T-Mobile US will be one of the first carriers to deploy Licensed Assisted Access (LAA) in 5 GHz spectrum in 2016.
BARCELONA, Spain--Qualcomm, the world's biggest supplier of processors for smartphones, offered a glimpse at the features of its next-generation flagship processor, the Snapdragon 820. The company also announced two major new products, an ultrasonic-based fingerprint-scanning technology and a "cognitive computing" platform the company said will give users' phones the ability to learn.
BARCELONA, Spain--Samsung got the ball rolling on Mobile World Congress device announcements, unveiling the Galaxy S6 and S6 Edge on the eve of the event, here.
EE said it achieved a UK first when it delivered a data rate of 400 Mbps to a single device during a demonstration of LTE carrier aggregation conducted in conjunction with Qualcomm
It's been years in the making, and Qualcomm continues to urge the FCC to issue a Report and Order establishing the Next Generation Air-Ground service in the 14.0-14.5 GHz band "as soon as possible," according to an FCC filing. There's just one problem: Gogo.
France-based SFR has launched LTE Advanced (LTE-A) services in Marseille following earlier launches in the cities of Toulon, Toulouse and Lyon.
Qualcomm is facing new pressure from regulators after South Korea's antitrust regulator said it is considering investigating whether the chipset giant misused its dominant market position in the country. The probe comes just days after Qualcomm announced a settlement with China's National Development and Reform Commission, in which the company agreed to pay a $975 million fine and change its licensing and royalty practices.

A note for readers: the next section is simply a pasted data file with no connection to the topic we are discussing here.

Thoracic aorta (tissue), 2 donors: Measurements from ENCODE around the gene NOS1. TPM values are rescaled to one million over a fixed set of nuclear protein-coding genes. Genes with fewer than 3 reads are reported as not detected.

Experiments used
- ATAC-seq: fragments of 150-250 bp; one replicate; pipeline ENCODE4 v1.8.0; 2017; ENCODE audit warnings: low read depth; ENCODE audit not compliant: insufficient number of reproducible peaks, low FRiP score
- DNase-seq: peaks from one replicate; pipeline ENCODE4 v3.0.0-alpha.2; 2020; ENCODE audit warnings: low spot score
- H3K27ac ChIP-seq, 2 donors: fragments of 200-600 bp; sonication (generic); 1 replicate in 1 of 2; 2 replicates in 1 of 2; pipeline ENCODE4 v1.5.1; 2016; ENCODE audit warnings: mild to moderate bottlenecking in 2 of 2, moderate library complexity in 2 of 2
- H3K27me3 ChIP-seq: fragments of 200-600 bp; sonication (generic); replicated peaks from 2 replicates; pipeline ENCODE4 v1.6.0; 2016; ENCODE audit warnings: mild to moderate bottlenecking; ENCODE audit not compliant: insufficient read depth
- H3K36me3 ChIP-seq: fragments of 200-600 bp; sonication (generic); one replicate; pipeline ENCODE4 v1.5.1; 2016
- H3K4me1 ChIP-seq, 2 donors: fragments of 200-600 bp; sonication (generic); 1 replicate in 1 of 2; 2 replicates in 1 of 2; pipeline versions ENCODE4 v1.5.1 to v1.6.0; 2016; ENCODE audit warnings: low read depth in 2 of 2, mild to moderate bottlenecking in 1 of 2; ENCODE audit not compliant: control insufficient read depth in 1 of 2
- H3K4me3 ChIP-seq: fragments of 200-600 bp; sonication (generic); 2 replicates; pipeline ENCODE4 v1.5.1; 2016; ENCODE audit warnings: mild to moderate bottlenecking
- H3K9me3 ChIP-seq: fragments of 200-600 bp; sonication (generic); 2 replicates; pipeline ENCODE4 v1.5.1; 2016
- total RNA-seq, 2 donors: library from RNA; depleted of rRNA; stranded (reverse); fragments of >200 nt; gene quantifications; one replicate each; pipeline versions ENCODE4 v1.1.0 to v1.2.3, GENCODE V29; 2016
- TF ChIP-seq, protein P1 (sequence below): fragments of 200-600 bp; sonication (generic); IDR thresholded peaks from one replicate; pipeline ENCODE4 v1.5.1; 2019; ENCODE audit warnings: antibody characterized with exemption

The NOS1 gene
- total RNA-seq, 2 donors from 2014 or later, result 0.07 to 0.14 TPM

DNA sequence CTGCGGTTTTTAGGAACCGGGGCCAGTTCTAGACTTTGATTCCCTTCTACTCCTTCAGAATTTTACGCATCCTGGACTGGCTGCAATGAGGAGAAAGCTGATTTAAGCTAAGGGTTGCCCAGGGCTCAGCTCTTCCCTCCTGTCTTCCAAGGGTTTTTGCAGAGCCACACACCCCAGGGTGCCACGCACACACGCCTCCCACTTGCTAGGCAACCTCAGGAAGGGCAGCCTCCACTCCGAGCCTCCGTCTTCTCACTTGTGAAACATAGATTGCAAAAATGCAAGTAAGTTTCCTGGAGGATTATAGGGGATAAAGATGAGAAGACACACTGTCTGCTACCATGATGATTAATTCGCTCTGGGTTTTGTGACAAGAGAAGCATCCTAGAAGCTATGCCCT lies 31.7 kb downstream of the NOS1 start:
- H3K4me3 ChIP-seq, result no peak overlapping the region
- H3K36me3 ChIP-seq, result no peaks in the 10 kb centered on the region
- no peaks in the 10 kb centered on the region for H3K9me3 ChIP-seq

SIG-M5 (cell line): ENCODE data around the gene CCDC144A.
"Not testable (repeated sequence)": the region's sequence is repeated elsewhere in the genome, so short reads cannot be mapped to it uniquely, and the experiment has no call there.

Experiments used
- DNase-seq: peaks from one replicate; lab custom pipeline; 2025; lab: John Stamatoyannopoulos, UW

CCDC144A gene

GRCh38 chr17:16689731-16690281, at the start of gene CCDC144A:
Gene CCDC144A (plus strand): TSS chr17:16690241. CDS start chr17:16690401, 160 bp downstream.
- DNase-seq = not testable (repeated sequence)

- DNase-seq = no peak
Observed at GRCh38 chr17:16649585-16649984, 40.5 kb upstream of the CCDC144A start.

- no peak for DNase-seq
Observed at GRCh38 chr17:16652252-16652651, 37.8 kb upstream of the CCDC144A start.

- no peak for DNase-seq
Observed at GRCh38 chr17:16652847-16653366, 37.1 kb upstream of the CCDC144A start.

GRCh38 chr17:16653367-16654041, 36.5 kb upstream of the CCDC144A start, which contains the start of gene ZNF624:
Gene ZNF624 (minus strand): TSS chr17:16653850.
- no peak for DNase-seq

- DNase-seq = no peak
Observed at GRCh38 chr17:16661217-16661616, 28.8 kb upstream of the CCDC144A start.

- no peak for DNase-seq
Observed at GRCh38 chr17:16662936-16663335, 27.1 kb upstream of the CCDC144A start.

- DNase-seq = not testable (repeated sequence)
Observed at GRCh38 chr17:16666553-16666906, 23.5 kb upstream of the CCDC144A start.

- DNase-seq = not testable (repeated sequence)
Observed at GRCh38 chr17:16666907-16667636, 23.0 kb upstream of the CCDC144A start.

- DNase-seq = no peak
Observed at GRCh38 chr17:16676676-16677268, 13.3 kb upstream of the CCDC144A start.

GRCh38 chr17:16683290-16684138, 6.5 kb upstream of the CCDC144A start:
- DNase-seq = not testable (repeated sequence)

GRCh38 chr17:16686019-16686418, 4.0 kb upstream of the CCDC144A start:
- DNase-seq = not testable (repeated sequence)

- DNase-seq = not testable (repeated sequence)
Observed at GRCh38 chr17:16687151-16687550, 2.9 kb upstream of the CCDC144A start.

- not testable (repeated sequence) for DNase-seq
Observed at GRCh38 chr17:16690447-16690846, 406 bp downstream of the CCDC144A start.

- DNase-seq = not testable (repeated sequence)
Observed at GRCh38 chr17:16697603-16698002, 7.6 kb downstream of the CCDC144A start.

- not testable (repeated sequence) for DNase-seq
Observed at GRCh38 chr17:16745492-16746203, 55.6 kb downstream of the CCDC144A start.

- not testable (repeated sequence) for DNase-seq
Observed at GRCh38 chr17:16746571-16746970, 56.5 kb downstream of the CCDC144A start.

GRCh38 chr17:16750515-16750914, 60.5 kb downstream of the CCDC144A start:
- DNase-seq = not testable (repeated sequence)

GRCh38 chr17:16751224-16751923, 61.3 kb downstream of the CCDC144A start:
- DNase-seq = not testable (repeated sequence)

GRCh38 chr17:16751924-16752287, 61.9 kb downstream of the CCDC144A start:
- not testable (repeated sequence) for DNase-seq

Ericsson is working with Qualcomm and several major carriers to trial unlicensed LTE service in the 5 GHz band. The carriers, including Verizon Wireless, T-Mobile US and SK Telecom, are at the vanguard of deploying what is known as License Assisted Access (LAA) or LTE-Unlicensed (LTE-U).
Qualcomm announced a "resolution" with China's National Development and Reform Commission, which has been investigating Qualcomm's patent-licensing business in the country. Under the agreement, Qualcomm will pay a $975 million fine and will modify some of its business and licensing practices. The company also updated its revenue and earnings expectations due to the resolution.
Qualcomm will likely pay a fine of up to $1 billion and cut its royalty rates by around a third on patents used in China to settle an investigation into the company's licensing practices there, according to a Reuters report.